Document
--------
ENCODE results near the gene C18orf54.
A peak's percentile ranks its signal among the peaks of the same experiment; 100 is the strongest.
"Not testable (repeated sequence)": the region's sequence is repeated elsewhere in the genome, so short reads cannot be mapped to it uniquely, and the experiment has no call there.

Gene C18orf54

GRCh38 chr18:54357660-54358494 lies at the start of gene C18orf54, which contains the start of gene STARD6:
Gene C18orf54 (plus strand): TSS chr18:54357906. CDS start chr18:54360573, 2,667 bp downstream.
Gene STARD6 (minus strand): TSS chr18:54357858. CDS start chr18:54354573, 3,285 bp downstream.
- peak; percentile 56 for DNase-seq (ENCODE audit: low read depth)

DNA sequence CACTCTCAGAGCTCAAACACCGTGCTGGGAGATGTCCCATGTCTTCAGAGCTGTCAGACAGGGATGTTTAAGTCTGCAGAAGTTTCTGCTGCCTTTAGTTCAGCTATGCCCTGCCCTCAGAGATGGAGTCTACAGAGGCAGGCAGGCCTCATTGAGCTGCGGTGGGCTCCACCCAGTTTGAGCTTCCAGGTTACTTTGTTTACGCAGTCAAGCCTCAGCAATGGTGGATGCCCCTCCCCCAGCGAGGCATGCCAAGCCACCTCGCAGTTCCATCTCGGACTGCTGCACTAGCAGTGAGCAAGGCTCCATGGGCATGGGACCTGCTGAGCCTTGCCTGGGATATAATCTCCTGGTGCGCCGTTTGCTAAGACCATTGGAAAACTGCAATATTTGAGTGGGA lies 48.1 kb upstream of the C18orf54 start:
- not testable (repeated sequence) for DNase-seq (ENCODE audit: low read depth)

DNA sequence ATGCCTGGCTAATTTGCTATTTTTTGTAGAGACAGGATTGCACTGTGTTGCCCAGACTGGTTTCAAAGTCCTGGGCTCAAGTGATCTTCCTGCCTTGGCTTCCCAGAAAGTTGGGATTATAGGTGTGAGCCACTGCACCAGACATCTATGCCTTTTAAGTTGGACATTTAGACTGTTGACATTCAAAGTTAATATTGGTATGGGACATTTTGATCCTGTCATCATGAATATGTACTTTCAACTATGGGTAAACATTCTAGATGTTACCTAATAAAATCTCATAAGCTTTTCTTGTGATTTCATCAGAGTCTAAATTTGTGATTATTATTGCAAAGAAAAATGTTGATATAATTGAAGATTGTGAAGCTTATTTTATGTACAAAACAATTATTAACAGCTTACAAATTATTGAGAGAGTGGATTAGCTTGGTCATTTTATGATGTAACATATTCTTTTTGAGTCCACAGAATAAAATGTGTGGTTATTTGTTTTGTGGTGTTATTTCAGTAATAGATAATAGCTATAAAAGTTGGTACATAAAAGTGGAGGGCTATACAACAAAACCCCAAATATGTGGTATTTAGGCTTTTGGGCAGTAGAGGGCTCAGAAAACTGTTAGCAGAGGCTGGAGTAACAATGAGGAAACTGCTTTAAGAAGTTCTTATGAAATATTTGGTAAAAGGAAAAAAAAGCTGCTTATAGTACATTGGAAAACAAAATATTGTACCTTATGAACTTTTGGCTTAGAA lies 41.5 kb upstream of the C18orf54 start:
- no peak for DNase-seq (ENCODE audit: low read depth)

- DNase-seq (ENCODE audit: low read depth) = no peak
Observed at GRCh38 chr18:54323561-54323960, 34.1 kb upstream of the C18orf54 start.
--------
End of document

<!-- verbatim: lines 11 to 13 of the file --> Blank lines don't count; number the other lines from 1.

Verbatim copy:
DNA sequence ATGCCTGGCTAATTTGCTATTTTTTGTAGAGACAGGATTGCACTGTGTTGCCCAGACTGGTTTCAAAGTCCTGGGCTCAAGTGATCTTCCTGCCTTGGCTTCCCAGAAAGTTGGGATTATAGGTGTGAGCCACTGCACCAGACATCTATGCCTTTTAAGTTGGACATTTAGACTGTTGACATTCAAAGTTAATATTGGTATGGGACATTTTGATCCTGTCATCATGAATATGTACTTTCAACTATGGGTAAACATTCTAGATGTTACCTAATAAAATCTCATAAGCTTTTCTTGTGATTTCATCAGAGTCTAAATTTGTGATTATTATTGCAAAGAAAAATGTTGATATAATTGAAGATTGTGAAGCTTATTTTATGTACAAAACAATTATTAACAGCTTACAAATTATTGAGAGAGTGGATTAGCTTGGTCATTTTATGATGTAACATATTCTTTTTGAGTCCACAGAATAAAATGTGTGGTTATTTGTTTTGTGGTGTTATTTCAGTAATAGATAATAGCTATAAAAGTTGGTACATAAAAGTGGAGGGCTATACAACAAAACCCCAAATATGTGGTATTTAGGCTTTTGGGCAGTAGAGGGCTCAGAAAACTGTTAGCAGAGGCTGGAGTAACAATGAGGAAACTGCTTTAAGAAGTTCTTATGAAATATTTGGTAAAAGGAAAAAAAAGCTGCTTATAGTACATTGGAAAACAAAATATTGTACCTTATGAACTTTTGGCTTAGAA lies 41.5 kb upstream of the C18orf54 start:
- no peak for DNase-seq (ENCODE audit: low read depth)

- DNase-seq (ENCODE audit: low read depth) = no peak